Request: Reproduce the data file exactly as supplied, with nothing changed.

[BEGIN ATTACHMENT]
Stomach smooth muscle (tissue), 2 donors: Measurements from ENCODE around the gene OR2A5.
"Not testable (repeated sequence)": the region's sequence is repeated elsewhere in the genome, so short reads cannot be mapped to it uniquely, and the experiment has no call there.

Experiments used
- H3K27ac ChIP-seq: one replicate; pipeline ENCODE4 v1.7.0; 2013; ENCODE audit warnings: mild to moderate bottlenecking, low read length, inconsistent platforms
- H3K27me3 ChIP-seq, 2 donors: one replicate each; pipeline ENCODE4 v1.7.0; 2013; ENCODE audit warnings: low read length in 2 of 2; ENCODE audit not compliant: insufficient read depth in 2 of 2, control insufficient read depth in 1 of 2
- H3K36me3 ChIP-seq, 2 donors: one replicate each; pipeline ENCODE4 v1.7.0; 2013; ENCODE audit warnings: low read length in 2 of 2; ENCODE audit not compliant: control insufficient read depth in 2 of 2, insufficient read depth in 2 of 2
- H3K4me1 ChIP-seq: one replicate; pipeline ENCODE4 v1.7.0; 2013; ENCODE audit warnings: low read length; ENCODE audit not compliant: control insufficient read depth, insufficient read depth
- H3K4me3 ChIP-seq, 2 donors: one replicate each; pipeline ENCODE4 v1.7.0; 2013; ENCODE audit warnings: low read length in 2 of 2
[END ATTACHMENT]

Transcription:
Stomach smooth muscle (tissue), 2 donors: Measurements from ENCODE around the gene OR2A5.
"Not testable (repeated sequence)": the region's sequence is repeated elsewhere in the genome, so short reads cannot be mapped to it uniquely, and the experiment has no call there.

Experiments used
- H3K27ac ChIP-seq: one replicate; pipeline ENCODE4 v1.7.0; 2013; ENCODE audit warnings: mild to moderate bottlenecking, low read length, inconsistent platforms
- H3K27me3 ChIP-seq, 2 donors: one replicate each; pipeline ENCODE4 v1.7.0; 2013; ENCODE audit warnings: low read length in 2 of 2; ENCODE audit not compliant: insufficient read depth in 2 of 2, control insufficient read depth in 1 of 2
- H3K36me3 ChIP-seq, 2 donors: one replicate each; pipeline ENCODE4 v1.7.0; 2013; ENCODE audit warnings: low read length in 2 of 2; ENCODE audit not compliant: control insufficient read depth in 2 of 2, insufficient read depth in 2 of 2
- H3K4me1 ChIP-seq: one replicate; pipeline ENCODE4 v1.7.0; 2013; ENCODE audit warnings: low read length; ENCODE audit not compliant: control insufficient read depth, insufficient read depth
- H3K4me3 ChIP-seq, 2 donors: one replicate each; pipeline ENCODE4 v1.7.0; 2013; ENCODE audit warnings: low read length in 2 of 2